The roller coaster off-season for Oakland Raiders fans will continue. The team is moving in a few years and one positive light coming from The Town — Marshawn Lynch — hasn’t come to terms with the team after what’s seemed to be months of negotiations. Now, with the NFL Draft looming, is the addition of Lynch something the Raiders need? Here are some of the pros and cons of a potential Lynch signing.
The Raiders took a bit of a risk when they let their star running back Latavius Murray walk after a season in which the 27-year-old led Oakland in rushing. Murray also had 12 touchdowns and a yards per carry average of 4.0. However, the Raiders decided to hold out and have been working on a deal with the Seattle Seahawks and Lynch with hopes he’ll be the stalwart of a three-headed attack alongside Jalen Richard and DeAndre Washington, who were both rookies last season.
Lynch is 30 years old and has been out of the league for a season. He left the NFL following the conclusion of the 2015/16 season after injuries plagued his year, but was rumored to have interest in returning to the gridiron shortly after the 2016/17 season ended. Lynch, prior to his last season in which he only played seven games, had double-digit touchdowns in four straight seasons with the Seahawks after being traded from the Buffalo Bills in 2010.
Lynch, who went to Oakland Technical High School, is a commodity even after missing a full season, according to the reports that the Super Bowl champion New England Patriots also had interest if a deal with Oakland fell through.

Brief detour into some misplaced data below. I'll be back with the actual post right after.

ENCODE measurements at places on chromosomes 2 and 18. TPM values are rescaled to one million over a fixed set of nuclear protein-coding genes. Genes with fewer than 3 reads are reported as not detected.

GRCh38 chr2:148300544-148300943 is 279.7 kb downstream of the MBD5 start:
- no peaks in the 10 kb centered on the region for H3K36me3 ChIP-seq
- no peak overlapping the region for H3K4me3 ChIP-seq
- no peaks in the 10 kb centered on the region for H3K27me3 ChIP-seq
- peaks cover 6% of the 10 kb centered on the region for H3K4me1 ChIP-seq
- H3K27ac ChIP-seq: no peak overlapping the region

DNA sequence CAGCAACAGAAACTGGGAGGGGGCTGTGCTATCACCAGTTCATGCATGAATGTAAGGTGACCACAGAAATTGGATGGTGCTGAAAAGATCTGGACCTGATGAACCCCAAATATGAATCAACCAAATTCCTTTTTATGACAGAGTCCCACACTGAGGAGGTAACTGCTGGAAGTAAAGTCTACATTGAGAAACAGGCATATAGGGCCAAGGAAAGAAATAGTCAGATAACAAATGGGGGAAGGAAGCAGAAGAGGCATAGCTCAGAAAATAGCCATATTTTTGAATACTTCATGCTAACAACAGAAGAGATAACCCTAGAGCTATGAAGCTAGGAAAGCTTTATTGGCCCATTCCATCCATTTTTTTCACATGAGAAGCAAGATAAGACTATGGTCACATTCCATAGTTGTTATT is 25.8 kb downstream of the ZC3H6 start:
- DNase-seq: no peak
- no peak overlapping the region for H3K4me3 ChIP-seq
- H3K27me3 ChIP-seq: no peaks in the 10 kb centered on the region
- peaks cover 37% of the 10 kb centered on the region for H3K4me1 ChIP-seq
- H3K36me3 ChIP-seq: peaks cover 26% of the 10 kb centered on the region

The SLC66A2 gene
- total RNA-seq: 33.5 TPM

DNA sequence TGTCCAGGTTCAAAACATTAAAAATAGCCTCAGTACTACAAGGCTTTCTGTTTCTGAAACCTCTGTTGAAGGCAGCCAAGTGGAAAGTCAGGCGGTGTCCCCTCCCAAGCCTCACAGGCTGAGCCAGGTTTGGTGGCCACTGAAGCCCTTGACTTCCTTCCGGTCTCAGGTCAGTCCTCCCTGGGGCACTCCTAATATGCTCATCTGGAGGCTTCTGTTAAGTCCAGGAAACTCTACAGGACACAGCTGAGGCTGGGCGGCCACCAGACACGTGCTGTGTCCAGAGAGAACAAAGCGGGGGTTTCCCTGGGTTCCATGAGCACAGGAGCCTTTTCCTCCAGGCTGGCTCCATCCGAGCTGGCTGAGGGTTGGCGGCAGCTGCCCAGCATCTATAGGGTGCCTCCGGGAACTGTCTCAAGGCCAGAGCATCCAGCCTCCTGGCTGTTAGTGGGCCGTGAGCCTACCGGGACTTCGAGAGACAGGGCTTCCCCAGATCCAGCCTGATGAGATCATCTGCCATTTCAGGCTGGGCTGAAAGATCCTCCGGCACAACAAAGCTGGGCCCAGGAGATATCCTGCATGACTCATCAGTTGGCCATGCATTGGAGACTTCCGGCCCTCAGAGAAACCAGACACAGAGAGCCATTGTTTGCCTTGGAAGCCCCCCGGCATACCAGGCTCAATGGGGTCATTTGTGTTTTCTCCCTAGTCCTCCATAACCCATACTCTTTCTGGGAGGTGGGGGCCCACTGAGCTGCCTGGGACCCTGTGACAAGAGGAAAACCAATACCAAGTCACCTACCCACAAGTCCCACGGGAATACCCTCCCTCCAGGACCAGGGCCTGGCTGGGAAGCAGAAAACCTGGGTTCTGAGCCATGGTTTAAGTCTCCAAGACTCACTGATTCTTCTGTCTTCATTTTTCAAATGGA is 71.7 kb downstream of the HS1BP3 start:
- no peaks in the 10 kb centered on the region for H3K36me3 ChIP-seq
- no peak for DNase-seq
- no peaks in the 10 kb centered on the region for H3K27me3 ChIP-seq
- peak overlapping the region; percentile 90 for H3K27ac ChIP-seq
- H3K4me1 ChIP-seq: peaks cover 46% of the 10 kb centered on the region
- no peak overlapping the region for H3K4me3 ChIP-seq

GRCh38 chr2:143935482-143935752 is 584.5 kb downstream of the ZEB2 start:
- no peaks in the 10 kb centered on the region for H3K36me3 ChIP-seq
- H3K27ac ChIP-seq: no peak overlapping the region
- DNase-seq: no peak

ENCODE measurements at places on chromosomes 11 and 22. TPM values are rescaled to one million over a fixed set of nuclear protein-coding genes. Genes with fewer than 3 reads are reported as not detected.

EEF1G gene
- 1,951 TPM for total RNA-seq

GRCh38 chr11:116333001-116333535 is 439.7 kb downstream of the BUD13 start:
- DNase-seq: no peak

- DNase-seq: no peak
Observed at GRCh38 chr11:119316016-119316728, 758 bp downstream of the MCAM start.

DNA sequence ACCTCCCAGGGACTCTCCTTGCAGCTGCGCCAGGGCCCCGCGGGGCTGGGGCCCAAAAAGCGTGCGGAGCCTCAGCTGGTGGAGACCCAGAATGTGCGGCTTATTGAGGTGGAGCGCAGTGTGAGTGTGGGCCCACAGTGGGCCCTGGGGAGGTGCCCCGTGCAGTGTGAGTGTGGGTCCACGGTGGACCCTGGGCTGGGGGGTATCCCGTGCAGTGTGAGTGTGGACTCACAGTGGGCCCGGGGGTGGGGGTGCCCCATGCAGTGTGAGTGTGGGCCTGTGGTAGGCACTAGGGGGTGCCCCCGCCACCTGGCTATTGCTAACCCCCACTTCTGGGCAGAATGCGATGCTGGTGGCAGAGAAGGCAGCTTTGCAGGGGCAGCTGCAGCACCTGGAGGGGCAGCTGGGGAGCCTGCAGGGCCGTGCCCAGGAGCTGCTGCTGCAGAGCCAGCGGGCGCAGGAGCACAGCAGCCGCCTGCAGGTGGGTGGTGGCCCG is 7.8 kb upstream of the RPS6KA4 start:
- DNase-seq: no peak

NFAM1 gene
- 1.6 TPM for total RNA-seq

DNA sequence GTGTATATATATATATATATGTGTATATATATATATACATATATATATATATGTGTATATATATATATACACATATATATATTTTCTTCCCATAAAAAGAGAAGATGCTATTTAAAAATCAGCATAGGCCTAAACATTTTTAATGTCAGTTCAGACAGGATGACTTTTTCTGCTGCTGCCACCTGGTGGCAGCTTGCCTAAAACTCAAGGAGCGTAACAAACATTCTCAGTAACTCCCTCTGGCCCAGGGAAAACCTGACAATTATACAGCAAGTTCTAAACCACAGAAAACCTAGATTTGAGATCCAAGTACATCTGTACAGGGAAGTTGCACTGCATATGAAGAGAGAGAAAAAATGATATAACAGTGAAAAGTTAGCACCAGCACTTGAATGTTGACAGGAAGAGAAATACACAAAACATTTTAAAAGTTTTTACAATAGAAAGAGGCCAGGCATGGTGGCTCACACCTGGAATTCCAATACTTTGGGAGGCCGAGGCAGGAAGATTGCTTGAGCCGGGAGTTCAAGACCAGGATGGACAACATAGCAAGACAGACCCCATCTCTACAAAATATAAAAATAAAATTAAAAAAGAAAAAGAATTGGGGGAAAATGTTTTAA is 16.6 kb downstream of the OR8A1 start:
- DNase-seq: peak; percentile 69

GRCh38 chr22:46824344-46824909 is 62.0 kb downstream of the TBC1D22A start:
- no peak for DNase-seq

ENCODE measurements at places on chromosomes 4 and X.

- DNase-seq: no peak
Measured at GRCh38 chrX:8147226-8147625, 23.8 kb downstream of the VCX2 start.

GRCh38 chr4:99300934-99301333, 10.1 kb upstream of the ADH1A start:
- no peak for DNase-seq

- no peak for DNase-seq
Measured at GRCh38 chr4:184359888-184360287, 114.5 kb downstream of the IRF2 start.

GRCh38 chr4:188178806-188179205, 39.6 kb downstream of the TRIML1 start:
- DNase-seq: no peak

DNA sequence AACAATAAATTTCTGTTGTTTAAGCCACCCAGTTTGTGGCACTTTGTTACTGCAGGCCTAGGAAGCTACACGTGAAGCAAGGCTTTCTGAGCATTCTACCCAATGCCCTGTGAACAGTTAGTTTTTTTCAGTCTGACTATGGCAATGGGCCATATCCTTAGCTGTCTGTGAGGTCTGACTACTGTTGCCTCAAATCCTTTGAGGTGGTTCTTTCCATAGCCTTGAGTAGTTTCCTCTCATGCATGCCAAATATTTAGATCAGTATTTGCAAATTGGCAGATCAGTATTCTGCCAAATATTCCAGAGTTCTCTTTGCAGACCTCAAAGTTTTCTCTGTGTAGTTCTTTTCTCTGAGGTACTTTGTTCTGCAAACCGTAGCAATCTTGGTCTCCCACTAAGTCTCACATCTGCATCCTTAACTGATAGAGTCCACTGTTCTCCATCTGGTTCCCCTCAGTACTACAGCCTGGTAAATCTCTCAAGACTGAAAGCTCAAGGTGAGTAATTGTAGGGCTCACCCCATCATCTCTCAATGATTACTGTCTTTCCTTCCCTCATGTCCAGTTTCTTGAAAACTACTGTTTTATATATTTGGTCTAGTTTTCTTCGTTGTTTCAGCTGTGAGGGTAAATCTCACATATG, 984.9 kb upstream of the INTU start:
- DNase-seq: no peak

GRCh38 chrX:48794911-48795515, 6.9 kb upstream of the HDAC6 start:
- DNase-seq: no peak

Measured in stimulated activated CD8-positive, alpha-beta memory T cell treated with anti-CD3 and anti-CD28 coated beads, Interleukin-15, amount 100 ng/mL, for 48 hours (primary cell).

Although there is a debate as to what NFL team has the best offensive line, the Raiders boast three Pro Bowlers who will be tasked with opening holes for the veteran back most known for his ability to run through tacklers over and over and over… and over again.
Donald Penn, Kelechi Osemele and Rodney Hudson are the Pro Bowlers while Gabe Jackson, who’s rumored to be working on a long-term deal with Oakland, has shown the ability to hold his own at right guard. The addition of Lynch would definitely propel the Raiders into almost all championship discussions, but the bigger story may be how key Lynch could be in helping the two young running backs.
Washington and Richard each had stellar rookie years as they combined for 958 rushing yards. Each back also averaged more than 5.0 yards per carry which is outstanding. The two were alternated throughout the year and each took advantage of their opportunities. When Murray went down, the two were a tandem in the rushing attack and helped keep the Raiders run game active on its way to being the sixth best in the league. This makes you wonder if Lynch is even necessary or if the team could benefit more from a younger running back prospect, such as Dalvin Cook, whom they could add in the upcoming draft.
The addition of Lynch may not be all Skittles and rainbows if the running back can’t come and produce. The benefit of Lynch, though, would be the fact that he’s a definite red zone presence and has the ability to get into the end zone (when given the ball at, I don’t know, the one-yard line). Lynch also has that nasty type of running style which bangs defenders and wears them down. He’d be a great counter to the speedy, agile rushing attack of Richard and Washington.
In Lynch’s last full season in the league (2014), the Seahawks averaged more than 170 yards per game on the ground and led the league by more than 20 yards per game, according to Pro Football Reference. Lynch had 52 carries inside the red zone (third most in the NFL that season) and had an 87.5% attempt rate inside the five-yard line.
While the Raiders have made their biggest turnarounds through the draft in the past four years, a player like Lynch could be that added push that propels the team to the Super Bowl for the first time in 15 years.
Featured image: 2015 Panini Origins